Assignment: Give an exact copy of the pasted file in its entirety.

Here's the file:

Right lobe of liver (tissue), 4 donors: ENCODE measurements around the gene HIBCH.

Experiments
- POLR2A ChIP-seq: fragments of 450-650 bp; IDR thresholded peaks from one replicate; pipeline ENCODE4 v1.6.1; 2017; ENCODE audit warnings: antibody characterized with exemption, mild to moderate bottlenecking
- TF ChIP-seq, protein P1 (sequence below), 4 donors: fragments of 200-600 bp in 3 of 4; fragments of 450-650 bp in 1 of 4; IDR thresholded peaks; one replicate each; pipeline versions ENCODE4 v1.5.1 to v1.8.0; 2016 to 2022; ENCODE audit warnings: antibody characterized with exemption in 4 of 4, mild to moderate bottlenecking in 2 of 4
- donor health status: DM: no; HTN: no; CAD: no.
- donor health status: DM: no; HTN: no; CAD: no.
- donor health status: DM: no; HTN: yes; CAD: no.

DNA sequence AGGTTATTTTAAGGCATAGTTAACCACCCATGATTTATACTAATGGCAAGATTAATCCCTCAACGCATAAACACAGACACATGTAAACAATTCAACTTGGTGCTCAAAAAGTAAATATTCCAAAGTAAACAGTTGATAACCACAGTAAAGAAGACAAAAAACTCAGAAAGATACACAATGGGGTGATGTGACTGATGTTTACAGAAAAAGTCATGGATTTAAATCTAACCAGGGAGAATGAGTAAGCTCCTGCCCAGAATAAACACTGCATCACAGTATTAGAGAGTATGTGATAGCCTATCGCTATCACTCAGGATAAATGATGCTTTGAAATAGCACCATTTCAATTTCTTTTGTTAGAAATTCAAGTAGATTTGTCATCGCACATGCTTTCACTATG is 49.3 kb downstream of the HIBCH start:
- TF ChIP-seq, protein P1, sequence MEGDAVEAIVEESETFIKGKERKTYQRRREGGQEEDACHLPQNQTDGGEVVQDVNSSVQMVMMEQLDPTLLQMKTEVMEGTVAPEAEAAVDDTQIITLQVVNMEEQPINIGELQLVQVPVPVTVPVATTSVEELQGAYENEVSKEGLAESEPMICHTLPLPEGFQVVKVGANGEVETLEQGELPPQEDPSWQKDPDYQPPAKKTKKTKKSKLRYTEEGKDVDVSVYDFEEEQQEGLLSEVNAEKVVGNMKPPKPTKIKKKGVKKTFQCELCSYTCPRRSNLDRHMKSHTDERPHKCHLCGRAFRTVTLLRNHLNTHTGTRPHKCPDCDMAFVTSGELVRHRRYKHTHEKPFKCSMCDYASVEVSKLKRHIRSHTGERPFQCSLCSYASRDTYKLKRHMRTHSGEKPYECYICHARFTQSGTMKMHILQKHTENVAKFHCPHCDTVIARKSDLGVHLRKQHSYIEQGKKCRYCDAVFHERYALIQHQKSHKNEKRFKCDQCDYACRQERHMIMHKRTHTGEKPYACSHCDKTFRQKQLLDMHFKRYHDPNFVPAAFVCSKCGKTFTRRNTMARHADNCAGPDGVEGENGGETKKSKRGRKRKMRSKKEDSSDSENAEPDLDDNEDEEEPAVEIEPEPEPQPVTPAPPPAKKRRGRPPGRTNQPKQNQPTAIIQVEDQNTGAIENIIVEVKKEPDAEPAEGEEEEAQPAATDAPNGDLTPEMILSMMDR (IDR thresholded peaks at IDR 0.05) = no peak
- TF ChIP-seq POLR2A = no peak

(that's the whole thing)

Right lobe of liver (tissue), 4 donors: ENCODE measurements around the gene HIBCH.

Experiments
- POLR2A ChIP-seq: fragments of 450-650 bp; IDR thresholded peaks from one replicate; pipeline ENCODE4 v1.6.1; 2017; ENCODE audit warnings: antibody characterized with exemption, mild to moderate bottlenecking
- TF ChIP-seq, protein P1 (sequence below), 4 donors: fragments of 200-600 bp in 3 of 4; fragments of 450-650 bp in 1 of 4; IDR thresholded peaks; one replicate each; pipeline versions ENCODE4 v1.5.1 to v1.8.0; 2016 to 2022; ENCODE audit warnings: antibody characterized with exemption in 4 of 4, mild to moderate bottlenecking in 2 of 4
- donor health status: DM: no; HTN: no; CAD: no.
- donor health status: DM: no; HTN: no; CAD: no.
- donor health status: DM: no; HTN: yes; CAD: no.

DNA sequence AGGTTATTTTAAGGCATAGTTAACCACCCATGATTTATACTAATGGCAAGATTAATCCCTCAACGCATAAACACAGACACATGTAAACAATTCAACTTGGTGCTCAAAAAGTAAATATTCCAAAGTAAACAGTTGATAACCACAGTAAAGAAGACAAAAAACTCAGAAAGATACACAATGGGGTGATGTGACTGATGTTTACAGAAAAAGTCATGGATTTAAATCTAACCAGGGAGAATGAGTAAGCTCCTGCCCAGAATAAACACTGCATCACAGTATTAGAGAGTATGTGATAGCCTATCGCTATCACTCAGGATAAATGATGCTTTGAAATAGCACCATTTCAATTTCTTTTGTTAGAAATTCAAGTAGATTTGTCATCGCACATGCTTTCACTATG is 49.3 kb downstream of the HIBCH start:
- TF ChIP-seq, protein P1, sequence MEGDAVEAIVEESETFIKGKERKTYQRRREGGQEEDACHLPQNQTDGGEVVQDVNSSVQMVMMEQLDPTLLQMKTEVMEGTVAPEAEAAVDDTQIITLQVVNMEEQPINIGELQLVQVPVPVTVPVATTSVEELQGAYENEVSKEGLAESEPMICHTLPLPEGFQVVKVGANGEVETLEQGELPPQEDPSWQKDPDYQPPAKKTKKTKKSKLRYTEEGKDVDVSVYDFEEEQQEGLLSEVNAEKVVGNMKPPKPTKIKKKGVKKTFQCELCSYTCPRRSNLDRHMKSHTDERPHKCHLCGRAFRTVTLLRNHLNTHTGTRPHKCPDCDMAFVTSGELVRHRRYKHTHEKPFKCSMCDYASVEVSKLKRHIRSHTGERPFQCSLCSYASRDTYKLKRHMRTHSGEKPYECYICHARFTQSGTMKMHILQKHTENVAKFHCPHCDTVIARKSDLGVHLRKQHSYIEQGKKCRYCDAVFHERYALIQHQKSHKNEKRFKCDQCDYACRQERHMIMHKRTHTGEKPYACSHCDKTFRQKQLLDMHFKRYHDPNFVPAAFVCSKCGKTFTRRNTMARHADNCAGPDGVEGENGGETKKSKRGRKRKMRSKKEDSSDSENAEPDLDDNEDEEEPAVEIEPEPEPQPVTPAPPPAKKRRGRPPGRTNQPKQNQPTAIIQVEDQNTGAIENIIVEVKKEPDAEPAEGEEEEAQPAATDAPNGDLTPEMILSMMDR (IDR thresholded peaks at IDR 0.05) = no peak
- TF ChIP-seq POLR2A = no peak